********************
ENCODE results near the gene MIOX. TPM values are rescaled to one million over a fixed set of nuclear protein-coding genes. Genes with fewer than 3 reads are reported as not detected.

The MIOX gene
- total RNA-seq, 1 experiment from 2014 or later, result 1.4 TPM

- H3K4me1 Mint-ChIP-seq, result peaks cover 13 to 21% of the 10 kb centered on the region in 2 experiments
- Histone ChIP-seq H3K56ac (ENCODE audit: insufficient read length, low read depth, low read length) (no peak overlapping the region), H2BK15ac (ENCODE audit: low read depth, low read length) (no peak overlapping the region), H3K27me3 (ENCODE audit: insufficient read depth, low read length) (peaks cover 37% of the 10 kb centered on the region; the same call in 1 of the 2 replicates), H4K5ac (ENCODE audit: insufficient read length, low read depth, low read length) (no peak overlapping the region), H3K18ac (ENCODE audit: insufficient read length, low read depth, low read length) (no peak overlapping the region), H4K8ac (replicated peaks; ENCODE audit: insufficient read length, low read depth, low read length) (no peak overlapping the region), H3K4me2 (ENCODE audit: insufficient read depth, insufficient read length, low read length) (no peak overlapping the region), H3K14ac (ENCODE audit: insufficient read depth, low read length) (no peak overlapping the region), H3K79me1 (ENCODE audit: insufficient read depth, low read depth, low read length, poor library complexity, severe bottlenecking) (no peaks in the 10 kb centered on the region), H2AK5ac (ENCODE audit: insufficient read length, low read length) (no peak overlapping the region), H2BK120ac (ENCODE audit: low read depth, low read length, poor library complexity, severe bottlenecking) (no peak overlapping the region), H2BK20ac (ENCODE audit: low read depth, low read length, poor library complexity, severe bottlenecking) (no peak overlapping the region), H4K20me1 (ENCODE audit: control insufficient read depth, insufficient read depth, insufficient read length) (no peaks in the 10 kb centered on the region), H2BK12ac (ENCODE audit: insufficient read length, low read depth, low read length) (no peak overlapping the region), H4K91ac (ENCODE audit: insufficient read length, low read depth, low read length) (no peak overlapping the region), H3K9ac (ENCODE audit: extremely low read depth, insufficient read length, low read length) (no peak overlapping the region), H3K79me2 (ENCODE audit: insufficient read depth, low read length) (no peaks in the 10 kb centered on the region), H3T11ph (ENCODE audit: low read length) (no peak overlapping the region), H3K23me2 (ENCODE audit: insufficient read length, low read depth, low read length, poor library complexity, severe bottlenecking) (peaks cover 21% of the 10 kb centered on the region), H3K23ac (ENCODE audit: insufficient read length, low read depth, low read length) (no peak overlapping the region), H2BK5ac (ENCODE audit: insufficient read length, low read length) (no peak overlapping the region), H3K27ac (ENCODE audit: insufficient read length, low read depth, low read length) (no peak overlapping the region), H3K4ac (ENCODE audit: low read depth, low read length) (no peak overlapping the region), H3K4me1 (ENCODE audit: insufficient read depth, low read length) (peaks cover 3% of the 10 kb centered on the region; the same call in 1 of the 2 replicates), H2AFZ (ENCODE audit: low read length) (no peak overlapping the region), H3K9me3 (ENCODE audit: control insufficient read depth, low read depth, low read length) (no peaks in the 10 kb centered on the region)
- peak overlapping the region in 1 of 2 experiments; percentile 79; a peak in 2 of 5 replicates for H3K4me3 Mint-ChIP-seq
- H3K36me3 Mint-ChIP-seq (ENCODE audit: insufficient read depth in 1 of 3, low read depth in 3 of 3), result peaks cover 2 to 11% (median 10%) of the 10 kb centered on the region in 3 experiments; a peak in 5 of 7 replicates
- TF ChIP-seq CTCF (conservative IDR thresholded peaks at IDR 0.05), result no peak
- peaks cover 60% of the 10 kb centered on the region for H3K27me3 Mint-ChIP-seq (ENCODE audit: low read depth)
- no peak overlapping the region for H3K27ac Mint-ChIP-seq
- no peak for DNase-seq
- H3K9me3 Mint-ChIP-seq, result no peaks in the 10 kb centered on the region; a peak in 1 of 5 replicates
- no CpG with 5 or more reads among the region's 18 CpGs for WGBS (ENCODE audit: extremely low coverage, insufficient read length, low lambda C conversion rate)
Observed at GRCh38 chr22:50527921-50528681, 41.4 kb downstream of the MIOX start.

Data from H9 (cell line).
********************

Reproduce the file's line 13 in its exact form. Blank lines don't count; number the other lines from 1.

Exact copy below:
- no CpG with 5 or more reads among the region's 18 CpGs for WGBS (ENCODE audit: extremely low coverage, insufficient read length, low lambda C conversion rate)